Topic 2: History and Context of K-12 Open Learning

The focus of this week’s topic is the historical and theoretical trends in k-12 open learning. The movement towards open educational practices is aligned with a societal shift from small geographical communities to an interconnected global community based on collaboration. As the world and society change, the education system changes with it, moving from  the traditional, instructivist “one size fits all” approach to an open approach where barriers are dismantled and  every learner has choice for the “time, place, medium and content”(Roberts, p.530) of their education, becoming contributors to global funds of knowledge. 

Learning theories guide educational practices, helping teachers to choose strategies and tools based on current research. Theories have evolved over the last 100 years; from Behavourism to Cognitivism to Constructivism, moving from an understanding of humans as passive consumers of knowledge to active producers and contributors of universal content.

Retrieved from https://hamizahmohdisa.blogspot.com/2019/10/3-major-learning-theories-behaviorism.html?m=0

Check out my last blog post for a video on learning theories and this website that provides examples of ways each learning theory can be applied to lesson design. 

Open Educational Practice (OEP) is not a theory but a method (Roberts, 529) to improve the quality and access to education for all. OEP is built on the foundational aspects of Dewey  and Vygotsky’s theories,that learning should be based on real world experiences through creativity and collaboration.  Butcher and Wilson-Strydom (2008) identified 8 principles of open-learning;

  1. Learner centeredness
  2. Lifelong learning
  3. Flexibility in learning
  4. Removal of barriers to access
  5. Recognition of prior learning experiences and current competencies
  6. Learner support
  7. Expectation of success
  8. Cost-effectiveness

OEP requires Open Educational Resources (OER), according to Wiley (2014) to be considered an OER it should include the 5R’s of Openness

  1. Reuse- the right to use the content in a wide range of ways
  2. Revise- the right to adapt, modify, adjust or alter the content
  3. Remix – the right to the original or revised content with other open content to create something new
  4. Redistribute- the right to share copies of the original content as well as revisions or remixes
  5. Retain – the right to make, won and control copies of the content

OER are found in the public domain or are attached to a Creative Commons license designation. Here are some links to OER’s within the public domain;

Open learning practices have the potential to change the way we teach and learn. When combined with public education OEP removes barriers for all learners, bridging the gap between formal and informal learning environments and experiences.

Check out Dr.Roberts Topic 2 post as well as these Google slides on this weeks topic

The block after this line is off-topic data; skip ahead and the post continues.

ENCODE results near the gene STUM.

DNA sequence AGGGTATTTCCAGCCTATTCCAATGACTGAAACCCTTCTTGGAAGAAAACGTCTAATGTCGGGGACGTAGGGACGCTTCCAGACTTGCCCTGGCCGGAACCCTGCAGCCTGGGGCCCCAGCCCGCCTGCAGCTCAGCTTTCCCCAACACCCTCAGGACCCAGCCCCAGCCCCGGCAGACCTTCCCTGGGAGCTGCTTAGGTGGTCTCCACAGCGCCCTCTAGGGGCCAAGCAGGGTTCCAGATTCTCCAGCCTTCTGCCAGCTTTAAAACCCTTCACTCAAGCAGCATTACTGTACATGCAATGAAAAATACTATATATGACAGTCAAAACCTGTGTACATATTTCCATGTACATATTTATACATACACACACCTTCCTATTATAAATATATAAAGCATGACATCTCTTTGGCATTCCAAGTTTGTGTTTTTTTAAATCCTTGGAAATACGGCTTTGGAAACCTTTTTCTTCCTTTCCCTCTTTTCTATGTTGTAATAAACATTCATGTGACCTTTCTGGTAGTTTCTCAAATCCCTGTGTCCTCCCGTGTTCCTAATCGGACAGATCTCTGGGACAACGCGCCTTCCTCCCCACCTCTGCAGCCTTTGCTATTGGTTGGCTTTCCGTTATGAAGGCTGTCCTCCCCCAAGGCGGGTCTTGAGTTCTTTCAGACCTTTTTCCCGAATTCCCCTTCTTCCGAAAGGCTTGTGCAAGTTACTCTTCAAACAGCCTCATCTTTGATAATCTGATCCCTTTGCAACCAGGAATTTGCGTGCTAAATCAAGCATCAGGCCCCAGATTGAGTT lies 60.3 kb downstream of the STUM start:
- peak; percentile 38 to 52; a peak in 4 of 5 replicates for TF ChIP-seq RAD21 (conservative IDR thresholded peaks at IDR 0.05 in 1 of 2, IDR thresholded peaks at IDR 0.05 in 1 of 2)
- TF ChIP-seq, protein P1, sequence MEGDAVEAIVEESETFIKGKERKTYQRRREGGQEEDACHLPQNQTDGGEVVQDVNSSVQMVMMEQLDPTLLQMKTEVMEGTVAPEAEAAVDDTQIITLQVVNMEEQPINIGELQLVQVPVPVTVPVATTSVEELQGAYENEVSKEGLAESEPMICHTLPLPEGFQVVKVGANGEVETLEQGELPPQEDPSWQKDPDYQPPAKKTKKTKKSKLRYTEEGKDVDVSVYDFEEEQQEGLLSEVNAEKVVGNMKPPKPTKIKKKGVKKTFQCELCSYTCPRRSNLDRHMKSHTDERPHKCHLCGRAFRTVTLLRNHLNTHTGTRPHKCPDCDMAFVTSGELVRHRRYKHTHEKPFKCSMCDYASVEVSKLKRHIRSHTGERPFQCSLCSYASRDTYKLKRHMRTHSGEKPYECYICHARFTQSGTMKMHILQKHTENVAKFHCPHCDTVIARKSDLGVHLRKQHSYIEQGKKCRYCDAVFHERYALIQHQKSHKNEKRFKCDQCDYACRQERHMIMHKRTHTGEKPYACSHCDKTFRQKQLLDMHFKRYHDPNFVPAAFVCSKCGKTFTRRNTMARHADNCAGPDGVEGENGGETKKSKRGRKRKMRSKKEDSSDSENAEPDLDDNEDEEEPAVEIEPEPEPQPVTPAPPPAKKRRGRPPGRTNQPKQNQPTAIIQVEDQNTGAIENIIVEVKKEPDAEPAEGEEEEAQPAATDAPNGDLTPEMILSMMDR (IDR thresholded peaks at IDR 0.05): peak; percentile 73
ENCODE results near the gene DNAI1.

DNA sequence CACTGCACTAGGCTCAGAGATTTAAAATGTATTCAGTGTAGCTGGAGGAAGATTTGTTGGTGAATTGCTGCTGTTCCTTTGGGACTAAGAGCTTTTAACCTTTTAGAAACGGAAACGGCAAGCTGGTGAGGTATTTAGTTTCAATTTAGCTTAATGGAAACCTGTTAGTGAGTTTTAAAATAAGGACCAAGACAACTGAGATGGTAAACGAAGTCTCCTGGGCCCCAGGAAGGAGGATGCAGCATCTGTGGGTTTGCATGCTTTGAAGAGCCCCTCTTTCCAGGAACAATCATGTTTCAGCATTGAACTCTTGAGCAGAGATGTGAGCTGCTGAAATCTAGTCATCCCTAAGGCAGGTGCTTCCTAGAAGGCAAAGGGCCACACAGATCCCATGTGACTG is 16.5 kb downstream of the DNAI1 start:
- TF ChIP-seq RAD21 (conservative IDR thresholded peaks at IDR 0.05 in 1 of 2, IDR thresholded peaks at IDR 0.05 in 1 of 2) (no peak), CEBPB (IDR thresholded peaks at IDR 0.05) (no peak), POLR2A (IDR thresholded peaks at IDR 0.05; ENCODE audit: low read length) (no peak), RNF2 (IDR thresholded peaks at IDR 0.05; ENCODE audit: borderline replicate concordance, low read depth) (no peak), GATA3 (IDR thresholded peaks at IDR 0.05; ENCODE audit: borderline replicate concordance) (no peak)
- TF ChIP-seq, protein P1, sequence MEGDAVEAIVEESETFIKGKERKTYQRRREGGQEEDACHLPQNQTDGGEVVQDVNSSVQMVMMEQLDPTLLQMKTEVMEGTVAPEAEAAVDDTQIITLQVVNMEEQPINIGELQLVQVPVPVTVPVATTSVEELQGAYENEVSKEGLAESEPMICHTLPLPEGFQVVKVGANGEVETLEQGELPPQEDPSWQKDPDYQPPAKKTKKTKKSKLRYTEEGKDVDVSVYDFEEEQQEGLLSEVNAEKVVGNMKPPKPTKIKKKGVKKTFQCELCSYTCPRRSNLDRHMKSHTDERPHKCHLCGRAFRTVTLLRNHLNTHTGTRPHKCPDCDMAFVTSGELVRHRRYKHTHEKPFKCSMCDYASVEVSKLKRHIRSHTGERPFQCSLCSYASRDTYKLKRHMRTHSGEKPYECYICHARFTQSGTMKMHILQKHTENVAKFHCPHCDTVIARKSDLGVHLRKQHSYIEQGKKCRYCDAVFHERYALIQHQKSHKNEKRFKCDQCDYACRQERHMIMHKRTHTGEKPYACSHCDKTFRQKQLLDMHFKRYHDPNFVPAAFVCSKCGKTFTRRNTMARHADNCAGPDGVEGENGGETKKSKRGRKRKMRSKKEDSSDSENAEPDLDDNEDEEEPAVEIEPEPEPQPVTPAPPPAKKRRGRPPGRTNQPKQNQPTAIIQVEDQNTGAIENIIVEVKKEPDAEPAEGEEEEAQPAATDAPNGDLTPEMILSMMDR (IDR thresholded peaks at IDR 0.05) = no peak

Also… here is a documentary some of you may find interesting on the paradigm shift in teaching and learning towards a collaborative model.

References:

Barbour, M & Labonte, R. (2018) An Overview of eLearning Organizations and Practices in Canada. In R. Ferdig & K. Kennedy (Eds.), Handbook of research on K-12 online and blended learning (pp. 600-616). Pittsburgh, PA: Carnegie Mellon University ETC Press.

Butcher,N.,&WilsonStrydom,M(2008).Technologyandopenlearning:Thepotentialofopeneducationresourcesfor K-12 education. (pp. 725-745). Boston, MA: Springer US. doi:10.1007/978-0-387-73315-9_42

Roberts, V. , Blomgren, C. Ishmael, K. & Graham, L. (2018) Open Educational Practices in K-12 Online and Blended Learning Environments. In R. Ferdig & K.Kennedy (Eds.), Handbook of research on K-12 online and blended learning (pp. 527–544). Pittsburgh, PA: Carnegie Mellon University ETC Press.

Wiley, D. (2014). The access compromise and the 5th R. Weblog. March 5 2014. Retrieved fromhttp://opencontent.org/blog/archives/3221

Featured

Topic 1: Privacy, Social Presence and Human Centered Learning

In this weeks reading by Regan and Jesse on the ethical challenges of Edtech, the author’s raise 6 individual ethical concerns that are wrapped up in the term “privacy”. These concerns are;

  1. Information Privacy
  2. Anonymity
  3. Surveillance
  4. Autonomy
  5. Non-discrimination
  6. Ownership of Information

As Regan and Jesse point out, using a blanket term to encompass all concerns about online safety runs the risk of oversimplifying the issue. Much of the online world is invisible, which means it can be all too easy to just click a box and assume that all the concerns lumped under “privacy” are being considered and respected. The authors argue that each aspect of privacy needs to be examined separately and equally when bringing technology into the classroom, because it isn’t only it’s effectiveness that matters, but also the ethics surrounding it. By addressing each aspect of privacy with my students I will be guiding them towards a safe and positive online presence, a necessary 21st century skill.

Check out Commonsense.org for some great lesson plans to “practice safe habits and stay safe online”.

The second article Dickers (2018), Social Interaction in K-12 Online Learning examined the importance of “the social” in the meaning making process. The idea that learning is social comes from Lev Vygotsky’s Social Constructivism theory, below is a short explanation (watch the whole video for a great overview of the 4 essential learning theories).

As Dikkers (2018) points out, learning environments have expanded beyond the traditional face-to-face model to a blended model, and just like “brick and mortar” settings the social aspect “is foundational to online learning”. Recently, Covid 19 has made a completely online classroom environment the only option, making curating a “social presence” and incorporating a Constructivist framework into learning design more relevant than ever .

Through research Whiteside and Dikkers (2015) proposed a Social Presence model to “influence and guide individuals meaning making process”. The 5 aspects are;